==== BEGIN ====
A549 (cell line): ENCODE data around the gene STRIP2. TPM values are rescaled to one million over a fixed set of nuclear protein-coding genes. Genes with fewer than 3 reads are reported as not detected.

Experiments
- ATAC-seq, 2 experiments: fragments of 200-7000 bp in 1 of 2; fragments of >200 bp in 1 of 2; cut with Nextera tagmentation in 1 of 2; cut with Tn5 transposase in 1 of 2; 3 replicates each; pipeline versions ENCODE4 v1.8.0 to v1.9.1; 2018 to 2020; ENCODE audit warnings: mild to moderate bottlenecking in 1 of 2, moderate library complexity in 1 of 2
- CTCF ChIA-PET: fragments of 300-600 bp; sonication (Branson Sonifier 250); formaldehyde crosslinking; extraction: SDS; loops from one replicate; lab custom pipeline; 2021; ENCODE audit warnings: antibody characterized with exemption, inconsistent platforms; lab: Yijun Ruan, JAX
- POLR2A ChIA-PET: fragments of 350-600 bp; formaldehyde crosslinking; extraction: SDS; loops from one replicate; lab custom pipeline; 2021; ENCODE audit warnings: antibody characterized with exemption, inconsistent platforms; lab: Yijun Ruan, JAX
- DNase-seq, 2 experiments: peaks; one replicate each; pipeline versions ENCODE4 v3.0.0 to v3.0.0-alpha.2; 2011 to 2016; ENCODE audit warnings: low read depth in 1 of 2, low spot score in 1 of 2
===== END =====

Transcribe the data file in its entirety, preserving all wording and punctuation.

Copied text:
A549 (cell line): ENCODE data around the gene STRIP2. TPM values are rescaled to one million over a fixed set of nuclear protein-coding genes. Genes with fewer than 3 reads are reported as not detected.

Experiments
- ATAC-seq, 2 experiments: fragments of 200-7000 bp in 1 of 2; fragments of >200 bp in 1 of 2; cut with Nextera tagmentation in 1 of 2; cut with Tn5 transposase in 1 of 2; 3 replicates each; pipeline versions ENCODE4 v1.8.0 to v1.9.1; 2018 to 2020; ENCODE audit warnings: mild to moderate bottlenecking in 1 of 2, moderate library complexity in 1 of 2
- CTCF ChIA-PET: fragments of 300-600 bp; sonication (Branson Sonifier 250); formaldehyde crosslinking; extraction: SDS; loops from one replicate; lab custom pipeline; 2021; ENCODE audit warnings: antibody characterized with exemption, inconsistent platforms; lab: Yijun Ruan, JAX
- POLR2A ChIA-PET: fragments of 350-600 bp; formaldehyde crosslinking; extraction: SDS; loops from one replicate; lab custom pipeline; 2021; ENCODE audit warnings: antibody characterized with exemption, inconsistent platforms; lab: Yijun Ruan, JAX
- DNase-seq, 2 experiments: peaks; one replicate each; pipeline versions ENCODE4 v3.0.0 to v3.0.0-alpha.2; 2011 to 2016; ENCODE audit warnings: low read depth in 1 of 2, low spot score in 1 of 2